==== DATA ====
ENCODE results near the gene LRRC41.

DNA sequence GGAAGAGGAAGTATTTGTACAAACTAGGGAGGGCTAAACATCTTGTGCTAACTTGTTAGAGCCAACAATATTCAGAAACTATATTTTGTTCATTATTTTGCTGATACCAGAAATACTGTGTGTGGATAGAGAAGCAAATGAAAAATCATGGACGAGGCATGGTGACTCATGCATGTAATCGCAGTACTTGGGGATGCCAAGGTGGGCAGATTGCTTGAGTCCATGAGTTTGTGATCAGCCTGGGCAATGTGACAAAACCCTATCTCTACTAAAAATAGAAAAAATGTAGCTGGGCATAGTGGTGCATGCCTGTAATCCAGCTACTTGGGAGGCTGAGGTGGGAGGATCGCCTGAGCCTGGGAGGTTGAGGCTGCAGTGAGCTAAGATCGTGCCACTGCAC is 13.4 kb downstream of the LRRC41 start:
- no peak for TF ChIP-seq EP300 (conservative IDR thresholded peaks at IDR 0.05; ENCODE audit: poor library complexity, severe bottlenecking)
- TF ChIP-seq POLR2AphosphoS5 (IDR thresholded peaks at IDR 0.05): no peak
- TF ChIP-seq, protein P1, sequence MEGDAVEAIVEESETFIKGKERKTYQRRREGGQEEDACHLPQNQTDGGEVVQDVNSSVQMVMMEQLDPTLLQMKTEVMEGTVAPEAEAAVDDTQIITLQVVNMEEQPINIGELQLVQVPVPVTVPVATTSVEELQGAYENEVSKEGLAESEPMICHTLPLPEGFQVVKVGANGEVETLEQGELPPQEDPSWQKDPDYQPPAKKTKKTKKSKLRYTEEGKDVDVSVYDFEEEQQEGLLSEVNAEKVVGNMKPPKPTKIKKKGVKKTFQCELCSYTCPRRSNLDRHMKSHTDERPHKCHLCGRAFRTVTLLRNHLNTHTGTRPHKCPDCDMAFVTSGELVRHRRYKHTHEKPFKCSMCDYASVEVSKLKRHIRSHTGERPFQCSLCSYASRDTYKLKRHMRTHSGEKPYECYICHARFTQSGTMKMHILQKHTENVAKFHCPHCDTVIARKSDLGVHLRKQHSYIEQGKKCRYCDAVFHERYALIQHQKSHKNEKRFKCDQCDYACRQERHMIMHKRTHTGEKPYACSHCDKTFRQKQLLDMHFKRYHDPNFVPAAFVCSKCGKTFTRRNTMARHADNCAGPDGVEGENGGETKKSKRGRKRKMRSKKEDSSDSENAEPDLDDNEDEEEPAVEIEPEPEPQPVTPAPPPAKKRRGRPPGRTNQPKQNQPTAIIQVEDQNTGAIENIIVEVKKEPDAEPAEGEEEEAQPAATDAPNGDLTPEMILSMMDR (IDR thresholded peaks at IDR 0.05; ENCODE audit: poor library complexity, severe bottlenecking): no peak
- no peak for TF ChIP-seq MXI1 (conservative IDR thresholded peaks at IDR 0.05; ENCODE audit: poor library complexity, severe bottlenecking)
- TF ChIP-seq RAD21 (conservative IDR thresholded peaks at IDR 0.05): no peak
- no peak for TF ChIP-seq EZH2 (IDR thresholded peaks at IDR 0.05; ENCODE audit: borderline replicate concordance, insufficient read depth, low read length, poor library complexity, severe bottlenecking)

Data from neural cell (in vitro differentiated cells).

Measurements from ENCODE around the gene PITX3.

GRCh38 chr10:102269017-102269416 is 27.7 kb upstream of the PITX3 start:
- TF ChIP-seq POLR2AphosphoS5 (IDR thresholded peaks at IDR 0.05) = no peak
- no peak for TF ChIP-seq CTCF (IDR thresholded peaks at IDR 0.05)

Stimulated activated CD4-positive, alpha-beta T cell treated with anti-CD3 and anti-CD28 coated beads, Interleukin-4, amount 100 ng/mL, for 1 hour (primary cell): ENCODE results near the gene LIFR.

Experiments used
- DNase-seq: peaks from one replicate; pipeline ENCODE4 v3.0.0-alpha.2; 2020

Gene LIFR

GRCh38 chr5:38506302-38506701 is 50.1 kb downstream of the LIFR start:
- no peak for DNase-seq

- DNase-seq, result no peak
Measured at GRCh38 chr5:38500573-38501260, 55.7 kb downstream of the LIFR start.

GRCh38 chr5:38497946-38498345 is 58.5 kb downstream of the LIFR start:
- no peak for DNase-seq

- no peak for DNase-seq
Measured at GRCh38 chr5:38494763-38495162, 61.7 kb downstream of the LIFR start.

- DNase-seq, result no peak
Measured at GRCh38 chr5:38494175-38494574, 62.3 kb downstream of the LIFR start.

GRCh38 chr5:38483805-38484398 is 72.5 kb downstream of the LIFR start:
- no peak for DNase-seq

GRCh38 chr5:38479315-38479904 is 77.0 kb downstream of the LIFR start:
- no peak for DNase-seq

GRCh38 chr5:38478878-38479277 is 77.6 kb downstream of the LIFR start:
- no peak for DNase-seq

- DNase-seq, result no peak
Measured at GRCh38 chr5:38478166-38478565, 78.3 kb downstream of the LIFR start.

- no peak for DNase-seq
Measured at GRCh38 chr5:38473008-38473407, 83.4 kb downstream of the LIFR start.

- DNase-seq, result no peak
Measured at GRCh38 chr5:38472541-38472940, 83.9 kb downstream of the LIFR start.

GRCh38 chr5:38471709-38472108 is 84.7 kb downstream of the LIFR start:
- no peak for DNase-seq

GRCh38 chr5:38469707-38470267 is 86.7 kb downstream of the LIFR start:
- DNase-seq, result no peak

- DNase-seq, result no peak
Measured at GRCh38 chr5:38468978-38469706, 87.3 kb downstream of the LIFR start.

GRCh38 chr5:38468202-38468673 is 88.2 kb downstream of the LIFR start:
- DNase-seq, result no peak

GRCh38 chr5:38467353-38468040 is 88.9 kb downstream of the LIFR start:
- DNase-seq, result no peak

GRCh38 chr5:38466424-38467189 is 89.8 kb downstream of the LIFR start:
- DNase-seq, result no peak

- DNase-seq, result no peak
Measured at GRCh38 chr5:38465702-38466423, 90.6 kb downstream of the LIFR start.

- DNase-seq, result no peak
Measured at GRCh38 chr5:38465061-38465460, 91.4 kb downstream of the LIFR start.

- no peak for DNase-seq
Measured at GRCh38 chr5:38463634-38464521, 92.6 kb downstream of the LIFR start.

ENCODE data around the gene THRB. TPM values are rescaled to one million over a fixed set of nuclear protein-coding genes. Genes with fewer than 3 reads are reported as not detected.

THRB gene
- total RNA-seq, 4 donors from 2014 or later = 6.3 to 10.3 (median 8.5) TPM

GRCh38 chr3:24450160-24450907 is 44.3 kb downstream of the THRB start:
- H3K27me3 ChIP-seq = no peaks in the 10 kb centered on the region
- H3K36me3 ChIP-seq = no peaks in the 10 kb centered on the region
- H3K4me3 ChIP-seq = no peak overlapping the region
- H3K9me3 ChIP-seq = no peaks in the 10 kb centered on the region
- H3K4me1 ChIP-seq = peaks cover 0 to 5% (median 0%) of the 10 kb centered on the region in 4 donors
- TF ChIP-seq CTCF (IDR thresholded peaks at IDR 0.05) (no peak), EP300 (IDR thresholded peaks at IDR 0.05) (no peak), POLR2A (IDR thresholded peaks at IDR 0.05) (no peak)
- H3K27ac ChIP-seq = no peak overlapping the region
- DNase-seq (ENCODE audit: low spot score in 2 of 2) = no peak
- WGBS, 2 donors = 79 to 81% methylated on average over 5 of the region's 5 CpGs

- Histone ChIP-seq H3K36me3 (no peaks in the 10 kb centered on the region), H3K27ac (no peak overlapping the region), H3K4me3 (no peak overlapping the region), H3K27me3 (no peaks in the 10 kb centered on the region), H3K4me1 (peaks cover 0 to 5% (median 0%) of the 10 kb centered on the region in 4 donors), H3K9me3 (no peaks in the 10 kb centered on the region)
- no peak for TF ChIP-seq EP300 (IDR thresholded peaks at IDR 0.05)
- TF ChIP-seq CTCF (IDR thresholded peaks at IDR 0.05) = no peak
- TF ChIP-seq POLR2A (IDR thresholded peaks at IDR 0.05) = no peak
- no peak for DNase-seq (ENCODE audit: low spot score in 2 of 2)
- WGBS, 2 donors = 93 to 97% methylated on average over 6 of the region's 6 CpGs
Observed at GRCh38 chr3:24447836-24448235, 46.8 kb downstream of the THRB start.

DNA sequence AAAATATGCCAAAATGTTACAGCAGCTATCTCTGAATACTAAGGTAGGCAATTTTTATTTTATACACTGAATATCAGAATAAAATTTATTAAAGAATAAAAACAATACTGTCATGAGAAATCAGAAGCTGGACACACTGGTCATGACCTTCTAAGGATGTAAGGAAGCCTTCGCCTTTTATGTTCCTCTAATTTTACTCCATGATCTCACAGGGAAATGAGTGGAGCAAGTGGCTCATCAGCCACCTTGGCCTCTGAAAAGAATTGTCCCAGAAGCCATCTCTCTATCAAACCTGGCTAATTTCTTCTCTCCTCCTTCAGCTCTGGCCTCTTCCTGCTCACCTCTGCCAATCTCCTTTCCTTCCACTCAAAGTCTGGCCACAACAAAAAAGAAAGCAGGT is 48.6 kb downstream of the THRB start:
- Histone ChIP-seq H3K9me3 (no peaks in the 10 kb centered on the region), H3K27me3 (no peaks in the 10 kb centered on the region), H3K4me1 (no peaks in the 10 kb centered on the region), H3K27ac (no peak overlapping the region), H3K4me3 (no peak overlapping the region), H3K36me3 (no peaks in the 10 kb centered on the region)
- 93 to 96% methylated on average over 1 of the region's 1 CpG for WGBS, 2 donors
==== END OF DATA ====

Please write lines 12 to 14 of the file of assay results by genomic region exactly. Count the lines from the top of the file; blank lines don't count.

- TF ChIP-seq POLR2AphosphoS5 (IDR thresholded peaks at IDR 0.05) = no peak
- no peak for TF ChIP-seq CTCF (IDR thresholded peaks at IDR 0.05)

Stimulated activated CD4-positive, alpha-beta T cell treated with anti-CD3 and anti-CD28 coated beads, Interleukin-4, amount 100 ng/mL, for 1 hour (primary cell): ENCODE results near the gene LIFR.